VLTR » Topics » Report of Independent Registered Public Accounting Firm

These excerpts taken from the VLTR 10-K filed Mar 4, 2009.

Report of Independent Registered Public Accounting Firm

The Board of Directors and Stockholders

Volterra Semiconductor Corporation:

We have audited the accompanying consolidated balance sheets of Volterra Semiconductor Corporation and subsidiaries (the Company) as of December 31, 2008 and 2007, and the related consolidated statements of operations, stockholders’ equity, and cash flows for each of the years in the three-year period ended December 31, 2008. We also have audited Volterra Semiconductor Corporation’s internal control over financial reporting as of December 31, 2008, based on criteria established in Internal Control—Integrated Framework, issued by the Committee of Sponsoring Organizations of the Treadway Commission (COSO). The Company’s management is responsible for these consolidated financial statements, for maintaining effective internal control over financial reporting, and for its assessment of the effectiveness of internal control over financial reporting, included in the accompanying management’s report of internal control over financial reporting. Our responsibility is to express an opinion on these consolidated financial statements and an opinion on the Company’s internal control over financial reporting based on our audits.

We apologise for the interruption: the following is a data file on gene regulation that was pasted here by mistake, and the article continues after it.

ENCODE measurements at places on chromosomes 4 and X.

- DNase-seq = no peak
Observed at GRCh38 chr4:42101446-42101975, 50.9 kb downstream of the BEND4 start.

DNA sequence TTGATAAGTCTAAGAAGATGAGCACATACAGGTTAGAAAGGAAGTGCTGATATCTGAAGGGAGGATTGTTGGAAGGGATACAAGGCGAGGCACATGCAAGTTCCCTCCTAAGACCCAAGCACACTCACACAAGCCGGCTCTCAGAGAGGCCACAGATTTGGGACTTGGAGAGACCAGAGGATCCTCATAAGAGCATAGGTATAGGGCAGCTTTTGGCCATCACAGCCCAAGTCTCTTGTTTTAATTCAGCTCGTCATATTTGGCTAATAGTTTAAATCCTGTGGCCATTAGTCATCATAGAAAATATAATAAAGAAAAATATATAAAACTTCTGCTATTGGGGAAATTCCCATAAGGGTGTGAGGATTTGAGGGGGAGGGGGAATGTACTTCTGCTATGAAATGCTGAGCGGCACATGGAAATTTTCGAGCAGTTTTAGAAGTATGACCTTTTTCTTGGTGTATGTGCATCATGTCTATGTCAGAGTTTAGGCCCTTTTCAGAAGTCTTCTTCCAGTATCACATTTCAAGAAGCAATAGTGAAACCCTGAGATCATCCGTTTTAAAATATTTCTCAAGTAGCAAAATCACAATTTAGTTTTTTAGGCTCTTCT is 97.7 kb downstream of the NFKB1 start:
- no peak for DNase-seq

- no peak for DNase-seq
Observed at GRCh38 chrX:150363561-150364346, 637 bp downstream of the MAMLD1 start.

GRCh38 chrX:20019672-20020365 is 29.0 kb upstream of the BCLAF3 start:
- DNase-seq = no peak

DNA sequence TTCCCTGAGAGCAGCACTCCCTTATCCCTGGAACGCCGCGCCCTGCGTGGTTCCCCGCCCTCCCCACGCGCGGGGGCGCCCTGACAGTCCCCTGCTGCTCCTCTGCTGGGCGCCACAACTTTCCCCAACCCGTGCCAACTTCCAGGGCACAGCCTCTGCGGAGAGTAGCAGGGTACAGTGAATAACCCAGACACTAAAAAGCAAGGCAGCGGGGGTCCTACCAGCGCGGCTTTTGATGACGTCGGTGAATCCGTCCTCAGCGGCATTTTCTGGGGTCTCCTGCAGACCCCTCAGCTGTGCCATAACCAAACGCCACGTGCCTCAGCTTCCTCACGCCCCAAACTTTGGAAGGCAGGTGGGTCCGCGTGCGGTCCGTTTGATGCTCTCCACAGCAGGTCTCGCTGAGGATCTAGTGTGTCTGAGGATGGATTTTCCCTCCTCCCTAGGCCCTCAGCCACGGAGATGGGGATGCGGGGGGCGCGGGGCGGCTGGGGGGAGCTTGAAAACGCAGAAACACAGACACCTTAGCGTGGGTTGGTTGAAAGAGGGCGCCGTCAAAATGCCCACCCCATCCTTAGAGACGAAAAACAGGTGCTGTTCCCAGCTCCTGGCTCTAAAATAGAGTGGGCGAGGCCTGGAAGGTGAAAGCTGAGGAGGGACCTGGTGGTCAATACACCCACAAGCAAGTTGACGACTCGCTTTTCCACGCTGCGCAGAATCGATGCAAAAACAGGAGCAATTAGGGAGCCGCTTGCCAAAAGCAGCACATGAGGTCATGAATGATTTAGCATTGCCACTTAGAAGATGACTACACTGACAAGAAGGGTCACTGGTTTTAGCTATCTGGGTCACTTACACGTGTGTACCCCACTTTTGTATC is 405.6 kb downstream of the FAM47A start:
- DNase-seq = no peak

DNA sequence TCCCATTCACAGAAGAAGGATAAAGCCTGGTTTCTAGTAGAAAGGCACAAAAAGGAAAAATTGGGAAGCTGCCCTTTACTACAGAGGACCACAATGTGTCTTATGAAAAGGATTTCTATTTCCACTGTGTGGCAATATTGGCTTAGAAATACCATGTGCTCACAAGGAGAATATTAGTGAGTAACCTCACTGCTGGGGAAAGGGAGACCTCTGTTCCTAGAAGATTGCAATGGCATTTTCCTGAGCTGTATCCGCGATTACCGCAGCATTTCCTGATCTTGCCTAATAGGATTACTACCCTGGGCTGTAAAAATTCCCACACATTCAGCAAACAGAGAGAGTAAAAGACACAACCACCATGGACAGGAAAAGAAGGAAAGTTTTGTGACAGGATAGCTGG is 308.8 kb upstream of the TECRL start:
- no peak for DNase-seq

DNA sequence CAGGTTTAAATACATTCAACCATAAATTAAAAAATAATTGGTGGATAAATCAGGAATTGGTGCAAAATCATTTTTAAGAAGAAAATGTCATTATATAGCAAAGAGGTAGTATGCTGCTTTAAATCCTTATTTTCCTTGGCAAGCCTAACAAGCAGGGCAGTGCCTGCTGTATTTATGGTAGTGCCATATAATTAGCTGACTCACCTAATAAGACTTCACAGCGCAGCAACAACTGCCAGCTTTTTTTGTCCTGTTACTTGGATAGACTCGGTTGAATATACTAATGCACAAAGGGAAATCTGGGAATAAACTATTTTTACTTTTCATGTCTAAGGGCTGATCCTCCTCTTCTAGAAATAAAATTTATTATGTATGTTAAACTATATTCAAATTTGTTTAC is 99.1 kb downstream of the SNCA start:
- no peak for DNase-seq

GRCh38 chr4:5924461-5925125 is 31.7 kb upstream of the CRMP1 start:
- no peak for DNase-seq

We conducted our audits in accordance with the standards of the Public Company Accounting Oversight Board (United States). Those standards require that we plan and perform the audit to obtain reasonable assurance about whether the financial statements are free of material misstatement and whether effective internal control over financial reporting was maintained in all material respects. Our audit of the consolidated financial statements included examining, on a test basis, evidence supporting the amounts and disclosures in the financial statements, assessing the accounting principles used and significant estimates made by management, and evaluating the overall financial statement presentation. Our audit of internal control over financial reporting included obtaining an understanding of internal control over financial reporting, assessing the risk that a material weakness exists, and testing and evaluating the design and operating effectiveness of internal control based on the assessed risk. Our audit also included performing such other procedures as we considered necessary in the circumstances. We believe that our audits provide a reasonable basis for our opinions.